Report: Economic Evaluation of Clinical Trials

 In News

The Australasian Leukaemia & Lymphoma Group (ALLG) applauded the launch of the landmark report called “Economic evaluation of investigator-initiated clinical trials conducted by networks”.


Released in August 2017, by the Australian Commission on Safety and Quality in Health Care and the Australian Clinical Trials Alliance (ACTA), the welcomed report analysed 25 Australian clinical trials initiated by clinicians.

One of the most significant findings was the 5.8:1 benefit-to-cost ratio of clinical trials – meaning that for each $1 invested in clinician-driven clinical trials in Australia, benefits of $5.80 can be realised.

Professor Nik Zeps, from the Australian Clinical Trials Alliance (ACTA) said “the study encompassed the ACTA alliance of collaborative clinical trials groups”, which includes 13 in the area of oncology.

“Essentially the ACTA network is a community of clinicians who are invested in trial results and the translation of research into practice”, said Prof Zeps.

During the investigation, it was found that the cost of clinical trials examining gaps in medical evidence was outweighed almost six to one by the savings that flowed from the health improvements experienced by patients, and the direct savings to the health system and wider economy.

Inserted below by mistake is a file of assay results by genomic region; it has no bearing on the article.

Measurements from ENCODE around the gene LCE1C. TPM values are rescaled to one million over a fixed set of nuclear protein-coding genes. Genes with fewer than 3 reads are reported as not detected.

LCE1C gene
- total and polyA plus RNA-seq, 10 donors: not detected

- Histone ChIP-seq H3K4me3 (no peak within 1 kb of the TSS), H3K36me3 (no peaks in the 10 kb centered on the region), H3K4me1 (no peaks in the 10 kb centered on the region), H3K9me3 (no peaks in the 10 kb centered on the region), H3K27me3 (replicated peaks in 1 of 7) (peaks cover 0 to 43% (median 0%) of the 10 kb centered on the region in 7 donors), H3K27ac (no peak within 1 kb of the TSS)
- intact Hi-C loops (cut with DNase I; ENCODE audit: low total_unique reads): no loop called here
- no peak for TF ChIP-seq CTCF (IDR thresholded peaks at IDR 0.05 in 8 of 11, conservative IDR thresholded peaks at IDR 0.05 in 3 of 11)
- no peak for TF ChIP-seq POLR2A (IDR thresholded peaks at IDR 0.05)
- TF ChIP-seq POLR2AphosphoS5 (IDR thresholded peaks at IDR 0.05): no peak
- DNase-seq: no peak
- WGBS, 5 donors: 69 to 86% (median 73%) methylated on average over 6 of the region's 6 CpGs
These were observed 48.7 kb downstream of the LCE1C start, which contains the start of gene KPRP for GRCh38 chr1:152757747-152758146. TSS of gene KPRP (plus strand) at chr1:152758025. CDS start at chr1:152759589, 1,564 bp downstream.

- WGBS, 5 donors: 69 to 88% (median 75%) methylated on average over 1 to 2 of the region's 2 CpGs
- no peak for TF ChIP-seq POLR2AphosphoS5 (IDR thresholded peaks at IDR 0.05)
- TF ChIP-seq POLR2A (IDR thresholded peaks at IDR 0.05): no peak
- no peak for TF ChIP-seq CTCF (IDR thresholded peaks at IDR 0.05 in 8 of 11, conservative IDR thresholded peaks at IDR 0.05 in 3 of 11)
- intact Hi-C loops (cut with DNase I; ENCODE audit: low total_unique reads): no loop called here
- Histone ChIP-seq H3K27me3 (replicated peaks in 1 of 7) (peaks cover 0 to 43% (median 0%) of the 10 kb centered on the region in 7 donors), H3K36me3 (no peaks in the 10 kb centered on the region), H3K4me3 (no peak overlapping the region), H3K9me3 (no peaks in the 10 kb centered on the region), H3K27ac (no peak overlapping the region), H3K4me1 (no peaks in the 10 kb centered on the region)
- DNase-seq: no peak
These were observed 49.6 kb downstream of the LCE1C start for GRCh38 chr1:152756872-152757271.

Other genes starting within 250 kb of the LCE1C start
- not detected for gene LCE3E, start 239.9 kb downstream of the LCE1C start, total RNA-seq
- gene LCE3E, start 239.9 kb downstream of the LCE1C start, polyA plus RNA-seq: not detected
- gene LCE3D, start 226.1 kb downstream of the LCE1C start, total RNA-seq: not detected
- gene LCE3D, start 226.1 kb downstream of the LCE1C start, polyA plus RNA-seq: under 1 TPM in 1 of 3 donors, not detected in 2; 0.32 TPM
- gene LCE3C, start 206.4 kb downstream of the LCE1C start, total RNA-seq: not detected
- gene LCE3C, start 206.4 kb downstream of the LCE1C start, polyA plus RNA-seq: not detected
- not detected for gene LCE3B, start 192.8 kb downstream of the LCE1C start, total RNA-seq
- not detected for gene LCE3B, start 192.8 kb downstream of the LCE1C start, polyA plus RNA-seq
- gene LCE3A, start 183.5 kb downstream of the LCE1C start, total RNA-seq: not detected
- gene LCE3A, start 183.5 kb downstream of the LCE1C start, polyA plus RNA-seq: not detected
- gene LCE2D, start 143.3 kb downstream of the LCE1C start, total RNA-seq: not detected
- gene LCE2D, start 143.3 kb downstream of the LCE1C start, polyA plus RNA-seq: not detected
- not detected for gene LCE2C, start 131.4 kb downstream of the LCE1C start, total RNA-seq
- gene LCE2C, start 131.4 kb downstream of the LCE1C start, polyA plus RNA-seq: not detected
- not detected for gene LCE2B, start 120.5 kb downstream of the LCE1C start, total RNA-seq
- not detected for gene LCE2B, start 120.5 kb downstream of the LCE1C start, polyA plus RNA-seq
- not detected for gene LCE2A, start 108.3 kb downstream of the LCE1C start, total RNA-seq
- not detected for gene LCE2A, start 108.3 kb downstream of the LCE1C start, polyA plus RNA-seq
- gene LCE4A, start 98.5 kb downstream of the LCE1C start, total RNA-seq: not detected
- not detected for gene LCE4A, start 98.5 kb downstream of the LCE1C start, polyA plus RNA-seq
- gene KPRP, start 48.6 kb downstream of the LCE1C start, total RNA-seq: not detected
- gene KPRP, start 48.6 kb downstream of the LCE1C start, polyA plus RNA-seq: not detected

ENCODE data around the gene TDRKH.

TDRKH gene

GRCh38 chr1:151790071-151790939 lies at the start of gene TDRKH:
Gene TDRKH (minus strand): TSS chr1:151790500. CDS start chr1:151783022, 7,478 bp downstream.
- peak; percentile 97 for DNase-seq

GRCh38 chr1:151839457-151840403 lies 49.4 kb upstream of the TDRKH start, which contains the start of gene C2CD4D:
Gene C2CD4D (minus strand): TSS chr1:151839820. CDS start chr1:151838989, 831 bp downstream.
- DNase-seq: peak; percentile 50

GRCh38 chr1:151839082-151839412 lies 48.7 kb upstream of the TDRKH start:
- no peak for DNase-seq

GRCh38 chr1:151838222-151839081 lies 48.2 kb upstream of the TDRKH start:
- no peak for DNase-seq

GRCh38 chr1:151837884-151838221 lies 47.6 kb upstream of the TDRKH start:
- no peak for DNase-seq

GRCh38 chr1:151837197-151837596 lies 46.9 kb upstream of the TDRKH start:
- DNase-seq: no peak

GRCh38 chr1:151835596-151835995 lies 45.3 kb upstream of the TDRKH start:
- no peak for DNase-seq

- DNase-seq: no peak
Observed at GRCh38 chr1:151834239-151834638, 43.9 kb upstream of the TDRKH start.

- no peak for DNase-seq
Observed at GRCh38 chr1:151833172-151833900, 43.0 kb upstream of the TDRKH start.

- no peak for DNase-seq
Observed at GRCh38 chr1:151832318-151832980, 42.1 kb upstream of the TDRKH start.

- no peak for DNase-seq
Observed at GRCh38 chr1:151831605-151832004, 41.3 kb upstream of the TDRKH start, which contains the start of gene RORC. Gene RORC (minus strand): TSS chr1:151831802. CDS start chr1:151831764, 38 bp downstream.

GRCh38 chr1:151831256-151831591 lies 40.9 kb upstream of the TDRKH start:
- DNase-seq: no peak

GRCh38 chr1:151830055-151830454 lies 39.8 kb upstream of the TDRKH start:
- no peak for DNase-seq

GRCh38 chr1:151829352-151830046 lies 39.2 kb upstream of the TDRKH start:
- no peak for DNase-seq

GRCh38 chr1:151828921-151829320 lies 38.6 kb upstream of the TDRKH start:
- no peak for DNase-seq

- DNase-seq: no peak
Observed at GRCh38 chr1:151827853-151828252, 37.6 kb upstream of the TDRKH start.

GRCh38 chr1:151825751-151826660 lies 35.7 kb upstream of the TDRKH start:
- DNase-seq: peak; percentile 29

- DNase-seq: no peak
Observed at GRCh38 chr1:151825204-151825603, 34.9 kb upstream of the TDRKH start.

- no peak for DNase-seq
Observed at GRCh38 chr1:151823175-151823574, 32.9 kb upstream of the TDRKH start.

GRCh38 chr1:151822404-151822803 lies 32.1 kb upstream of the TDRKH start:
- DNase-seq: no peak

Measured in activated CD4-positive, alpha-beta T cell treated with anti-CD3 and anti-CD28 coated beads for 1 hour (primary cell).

Out of the 25 trials studied in the report, it found that in just two-thirds of the relevant groups of patients for one year, we could save approximately $1.4 billion through improvements in patient health outcomes, and a further $580 million in reductions in health costs.

Clinical Director for the Commission, Dr Robert Herkes said the “findings of the study were significant”.

“The study shows that the bulk of the economic impact of these trials comes from improving patient outcomes as well as improving the safety and quality of health care”, Dr Herkes said.

Until now, there has been no attempt to evaluate formally the consolidated economic impact of trials conducted by dedicated clinical trials networks in Australia. The report finds that not only was there an overall saving of $2 billion, but also that results from the 25 trials only needed to be implemented in 11% of the eligible patient populations for the benefits to exceed costs.

“Australia is a leader in investigator-initiated trials, where clinicians come together to investigate a critical need or evidence gap in the way we look after patients”, said Prof Zeps.

He also added, “There is growing evidence that these trials have a major impact in improving healthcare quality and outcomes on a global scale”.

The report highlights the vital role of investigator-initiated research conducted by clinical trials networks to drive evidence-based improvements to our healthcare system. These improvements ensure clinicians have the best available information to continue to deliver the safest and highest quality standard of patient care.

The Australian Commission on Safety and Quality in Health Care developed the report in partnership with the Australian Clinical Trials Alliance and in association with health economic agency Quantium Health Outcomes (formerly Health Outcomes Australia).